Does Christianity Advance Or Retard Civilization?

 

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From The Archives
ROBERT INGERSOLL (1833 – 1899)
The Great Agnostic

Question. Does Christianity advance or retard civilization?

Answer. If by Christianity you mean the orthodox church, then I unhesitatingly answer that it does retard civilization, always has retarded it, and always will. I can imagine no man who can be benefitted by being made a Catholic or a Presbyterian or a Baptist or a Methodist—or, in other words, by being made an orthodox Christian. But by Christianity I do not mean morality, kindness, forgiveness, justice. Those virtues are not distinctively Christian. They are claimed by Mohammedans and Buddhists, by Infidels and Atheists—and practiced by some of all classes. Christianity consists of the miraculous, the marvelous, and the impossible.

The one thing that I most seriously object to in Christianity is the doctrine of eternal punishment. That doctrine subverts every idea of justice. It teaches the infinite absurdity that a finite offence can be justly visited by eternal punishment. Another serious objection I have is, that Christianity endeavors to destroy intellectual liberty. Nothing is better calculated to retard civilization than to subvert the idea of justice. Nothing is better calculated to retain barbarism than to deny to every human being the right to think. Justice and Liberty are the two wings that bear man forward. The church, for a thousand years, did all within its power to prevent the expression of honest thought; and when the church had power, there was in this world no civilization. We have advanced just in the proportion that Christianity has lost power. Those nations in which the church is still powerful are still almost savage—Portugal, Spain, and many others I might name. Probably no country is more completely under the control of the religious idea than Russia. The Czar is the direct representative of God. He is the head of the church, as well as of the state. In Russia every mouth is a bastille and every tongue a convict. This Russian pope, this representative of God, has on earth his hell (Siberia), and he imitates the orthodox God to the extent of his health and strength.

Everywhere man advances as the church loses power. In my judgment, Ireland can never succeed until it ceases to be Catholic; and there can be no successful uprising while the confessional exists. At one time in New England the church had complete power. There was then no religious liberty. And so we might make a tour of the world, and find that superstition always has been, is, and forever will be, inconsistent with human advancement.

Question. Do not the evidences of design in the universe prove a Creator?

Answer. If there were any evidences of design in the universe, certainly they would tend to prove a designer, but they would not prove a Creator. Design does not prove creation. A man makes a machine. That does not prove that he made the material out of which the machine is constructed. You find the planets arranged in accordance with what you call a plan. That does not prove that they were created. It may prove that they are governed, but it certainly does not prove that they were created. Is it consistent to say that a design cannot exist without a designer, but that a designer can? Does not a designer need a design as much as a design needs a designer? Does not a Creator need a Creator as much as the thing we think has been created? In other words, is not this simply a circle of human ignorance? Why not say that the universe has existed from eternity, as well as to say that a Creator has existed from eternity? And do you not thus avoid at least one absurdity by saying that the universe has existed from eternity, instead of saying that it was created by a Creator who existed from eternity? Because if your Creator existed from eternity, and created the universe, there was a time when he commenced; and back of that, according to Shelley, is “an eternity of idleness.”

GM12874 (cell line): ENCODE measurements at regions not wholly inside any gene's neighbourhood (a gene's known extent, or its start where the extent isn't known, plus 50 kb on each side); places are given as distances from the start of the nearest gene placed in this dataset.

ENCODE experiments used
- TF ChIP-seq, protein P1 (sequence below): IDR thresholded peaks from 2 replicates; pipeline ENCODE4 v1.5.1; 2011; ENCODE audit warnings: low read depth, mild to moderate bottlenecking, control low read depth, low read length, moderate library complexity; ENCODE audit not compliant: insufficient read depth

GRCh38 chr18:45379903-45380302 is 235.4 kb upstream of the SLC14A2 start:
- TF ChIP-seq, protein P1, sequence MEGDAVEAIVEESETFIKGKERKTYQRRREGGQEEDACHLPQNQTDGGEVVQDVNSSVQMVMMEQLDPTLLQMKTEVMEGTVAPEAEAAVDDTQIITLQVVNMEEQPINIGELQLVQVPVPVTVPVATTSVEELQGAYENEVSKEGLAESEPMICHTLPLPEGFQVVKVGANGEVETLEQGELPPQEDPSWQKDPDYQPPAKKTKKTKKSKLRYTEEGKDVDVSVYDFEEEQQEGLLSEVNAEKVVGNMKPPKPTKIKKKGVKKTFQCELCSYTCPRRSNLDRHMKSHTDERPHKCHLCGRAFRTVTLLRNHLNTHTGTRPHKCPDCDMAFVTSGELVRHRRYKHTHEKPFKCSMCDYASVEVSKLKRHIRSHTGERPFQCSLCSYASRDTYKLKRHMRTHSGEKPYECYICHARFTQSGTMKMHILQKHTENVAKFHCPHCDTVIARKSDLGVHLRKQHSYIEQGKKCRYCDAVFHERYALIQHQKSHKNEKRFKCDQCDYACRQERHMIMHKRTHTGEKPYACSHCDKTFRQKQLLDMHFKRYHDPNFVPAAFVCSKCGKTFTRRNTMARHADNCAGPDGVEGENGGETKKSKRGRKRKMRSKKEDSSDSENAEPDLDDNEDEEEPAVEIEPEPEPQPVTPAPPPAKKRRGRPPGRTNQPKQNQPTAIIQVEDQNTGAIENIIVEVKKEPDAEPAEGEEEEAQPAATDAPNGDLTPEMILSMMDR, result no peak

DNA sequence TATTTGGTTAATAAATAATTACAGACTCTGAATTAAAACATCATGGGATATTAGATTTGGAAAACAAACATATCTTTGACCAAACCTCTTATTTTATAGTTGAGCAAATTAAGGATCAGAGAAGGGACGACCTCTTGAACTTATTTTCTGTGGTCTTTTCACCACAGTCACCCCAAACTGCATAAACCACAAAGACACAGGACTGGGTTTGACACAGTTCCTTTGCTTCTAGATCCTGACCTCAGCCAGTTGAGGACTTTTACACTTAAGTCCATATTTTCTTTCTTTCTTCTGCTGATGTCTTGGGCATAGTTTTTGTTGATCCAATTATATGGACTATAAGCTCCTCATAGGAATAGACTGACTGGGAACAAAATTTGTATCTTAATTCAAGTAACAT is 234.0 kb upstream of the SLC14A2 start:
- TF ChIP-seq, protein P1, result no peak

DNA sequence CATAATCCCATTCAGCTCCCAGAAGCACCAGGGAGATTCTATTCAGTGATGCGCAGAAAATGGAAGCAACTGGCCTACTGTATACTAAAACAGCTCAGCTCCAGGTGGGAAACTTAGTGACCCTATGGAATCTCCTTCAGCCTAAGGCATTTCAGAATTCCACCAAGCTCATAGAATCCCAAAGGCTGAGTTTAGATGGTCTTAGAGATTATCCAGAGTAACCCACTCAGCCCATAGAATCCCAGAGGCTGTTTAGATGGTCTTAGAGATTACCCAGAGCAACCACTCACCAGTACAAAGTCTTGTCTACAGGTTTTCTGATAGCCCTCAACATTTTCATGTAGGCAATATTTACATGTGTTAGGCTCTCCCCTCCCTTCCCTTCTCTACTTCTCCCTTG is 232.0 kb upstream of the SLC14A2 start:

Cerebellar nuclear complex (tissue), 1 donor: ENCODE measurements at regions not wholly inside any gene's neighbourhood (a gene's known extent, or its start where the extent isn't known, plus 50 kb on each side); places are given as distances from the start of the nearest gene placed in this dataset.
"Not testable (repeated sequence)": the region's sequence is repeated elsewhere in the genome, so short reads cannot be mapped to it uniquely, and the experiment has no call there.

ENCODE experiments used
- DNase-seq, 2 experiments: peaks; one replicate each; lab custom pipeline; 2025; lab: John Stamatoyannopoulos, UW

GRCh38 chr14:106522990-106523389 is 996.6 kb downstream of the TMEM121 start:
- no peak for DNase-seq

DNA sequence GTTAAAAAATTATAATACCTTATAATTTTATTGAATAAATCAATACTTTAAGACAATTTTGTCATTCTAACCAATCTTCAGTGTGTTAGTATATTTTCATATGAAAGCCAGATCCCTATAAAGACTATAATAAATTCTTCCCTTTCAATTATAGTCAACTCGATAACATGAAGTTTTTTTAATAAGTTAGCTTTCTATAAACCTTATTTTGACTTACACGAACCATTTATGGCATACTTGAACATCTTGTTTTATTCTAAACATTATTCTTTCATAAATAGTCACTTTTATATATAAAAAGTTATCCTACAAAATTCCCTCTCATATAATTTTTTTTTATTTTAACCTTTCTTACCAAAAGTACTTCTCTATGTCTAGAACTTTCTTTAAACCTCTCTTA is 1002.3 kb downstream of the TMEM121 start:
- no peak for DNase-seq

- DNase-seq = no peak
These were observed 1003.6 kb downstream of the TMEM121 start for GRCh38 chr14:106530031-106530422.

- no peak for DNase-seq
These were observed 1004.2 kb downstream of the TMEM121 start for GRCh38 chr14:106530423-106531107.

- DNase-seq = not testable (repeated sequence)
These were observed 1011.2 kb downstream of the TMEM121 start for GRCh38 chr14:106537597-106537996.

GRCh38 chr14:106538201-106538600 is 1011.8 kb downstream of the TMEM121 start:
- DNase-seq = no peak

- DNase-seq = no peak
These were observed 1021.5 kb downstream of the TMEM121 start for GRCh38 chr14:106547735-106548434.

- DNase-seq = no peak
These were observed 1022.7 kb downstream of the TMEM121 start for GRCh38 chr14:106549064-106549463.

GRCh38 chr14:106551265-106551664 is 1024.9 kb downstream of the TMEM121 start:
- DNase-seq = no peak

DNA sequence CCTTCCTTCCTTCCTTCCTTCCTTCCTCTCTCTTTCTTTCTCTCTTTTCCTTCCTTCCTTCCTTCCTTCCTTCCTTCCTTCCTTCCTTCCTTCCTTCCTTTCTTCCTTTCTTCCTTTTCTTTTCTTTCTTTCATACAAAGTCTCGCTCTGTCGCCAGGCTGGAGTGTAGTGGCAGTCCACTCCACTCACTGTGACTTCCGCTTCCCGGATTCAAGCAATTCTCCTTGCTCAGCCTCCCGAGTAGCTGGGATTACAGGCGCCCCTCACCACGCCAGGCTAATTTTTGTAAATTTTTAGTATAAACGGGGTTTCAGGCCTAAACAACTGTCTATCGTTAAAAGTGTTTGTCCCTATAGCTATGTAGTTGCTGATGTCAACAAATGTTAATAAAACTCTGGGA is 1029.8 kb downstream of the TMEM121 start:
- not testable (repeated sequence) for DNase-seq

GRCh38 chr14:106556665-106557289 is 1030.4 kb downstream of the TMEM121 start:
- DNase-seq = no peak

Some people say that God existed from eternity, and has created eternity. It is impossible to conceive of an act co-equal with eternity. If you say that God has existed forever, and has always acted, then you make the universe eternal, and you make the universe as old as God; and if the universe be as old as God, he certainly did not create it.

These questions of origin and destiny—of infinite gods—are beyond the powers of the human mind. They cannot be solved. We might as well try to travel fast enough to get beyond the horizon. It is like a man trying to run away from his girdle. Consequently, I believe in turning our attention to things of importance—to questions that may by some possibility be solved. It is of no importance to me whether God exists or not. I exist, and it is important to me to be happy while I exist. Therefore I had better turn my attention to finding out the secret of happiness, instead of trying to ascertain the secret of the universe.

I say with regard to God, I do not know; and therefore I am accused of being arrogant and egotistic. Religious papers say that I do know, because Webster told me. They use Webster as a witness to prove the divinity of Christ. They say that Webster was on the God side, and therefore I ought to be. I can hardly afford to take Webster’s ideas of another world, when his ideas about this were so bad. When bloodhounds were pursuing a woman through the tangled swamps of the South—she hungry for liberty—Webster took the side of the bloodhounds. Such a man is no authority for me. Bacon denied the Copernican system of astronomy; he is an unsafe guide. Wesley believed in witches; I cannot follow him. No man should quote a name instead of an argument; no man should bring forward a person instead of a principle, unless he is willing to accept all the ideas of that person.

Question. Is not a pleasant illusion preferable to a dreary truth—a future life being in question?